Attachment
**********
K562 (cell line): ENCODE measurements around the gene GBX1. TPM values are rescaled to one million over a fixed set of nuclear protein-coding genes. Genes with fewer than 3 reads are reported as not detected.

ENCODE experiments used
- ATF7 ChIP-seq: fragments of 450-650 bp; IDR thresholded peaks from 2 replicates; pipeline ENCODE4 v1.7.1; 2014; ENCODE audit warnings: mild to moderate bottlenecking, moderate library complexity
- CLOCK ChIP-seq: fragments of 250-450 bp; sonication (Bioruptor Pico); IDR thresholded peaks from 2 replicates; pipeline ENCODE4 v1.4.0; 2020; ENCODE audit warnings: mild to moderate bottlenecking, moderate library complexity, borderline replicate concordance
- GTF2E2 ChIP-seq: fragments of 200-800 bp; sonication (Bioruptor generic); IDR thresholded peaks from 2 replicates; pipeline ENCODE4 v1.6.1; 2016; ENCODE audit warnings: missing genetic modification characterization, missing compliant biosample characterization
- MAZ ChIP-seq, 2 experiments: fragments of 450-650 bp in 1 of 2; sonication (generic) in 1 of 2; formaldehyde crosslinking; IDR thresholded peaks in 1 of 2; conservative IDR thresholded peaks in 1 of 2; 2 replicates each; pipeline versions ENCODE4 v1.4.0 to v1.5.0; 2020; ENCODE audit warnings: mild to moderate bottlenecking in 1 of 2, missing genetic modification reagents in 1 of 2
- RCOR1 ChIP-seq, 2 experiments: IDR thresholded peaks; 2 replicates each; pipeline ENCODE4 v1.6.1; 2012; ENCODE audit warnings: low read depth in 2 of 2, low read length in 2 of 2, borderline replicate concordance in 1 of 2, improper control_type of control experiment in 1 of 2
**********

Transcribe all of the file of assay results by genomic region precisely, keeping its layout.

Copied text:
K562 (cell line): ENCODE measurements around the gene GBX1. TPM values are rescaled to one million over a fixed set of nuclear protein-coding genes. Genes with fewer than 3 reads are reported as not detected.

ENCODE experiments used
- ATF7 ChIP-seq: fragments of 450-650 bp; IDR thresholded peaks from 2 replicates; pipeline ENCODE4 v1.7.1; 2014; ENCODE audit warnings: mild to moderate bottlenecking, moderate library complexity
- CLOCK ChIP-seq: fragments of 250-450 bp; sonication (Bioruptor Pico); IDR thresholded peaks from 2 replicates; pipeline ENCODE4 v1.4.0; 2020; ENCODE audit warnings: mild to moderate bottlenecking, moderate library complexity, borderline replicate concordance
- GTF2E2 ChIP-seq: fragments of 200-800 bp; sonication (Bioruptor generic); IDR thresholded peaks from 2 replicates; pipeline ENCODE4 v1.6.1; 2016; ENCODE audit warnings: missing genetic modification characterization, missing compliant biosample characterization
- MAZ ChIP-seq, 2 experiments: fragments of 450-650 bp in 1 of 2; sonication (generic) in 1 of 2; formaldehyde crosslinking; IDR thresholded peaks in 1 of 2; conservative IDR thresholded peaks in 1 of 2; 2 replicates each; pipeline versions ENCODE4 v1.4.0 to v1.5.0; 2020; ENCODE audit warnings: mild to moderate bottlenecking in 1 of 2, missing genetic modification reagents in 1 of 2
- RCOR1 ChIP-seq, 2 experiments: IDR thresholded peaks; 2 replicates each; pipeline ENCODE4 v1.6.1; 2012; ENCODE audit warnings: low read depth in 2 of 2, low read length in 2 of 2, borderline replicate concordance in 1 of 2, improper control_type of control experiment in 1 of 2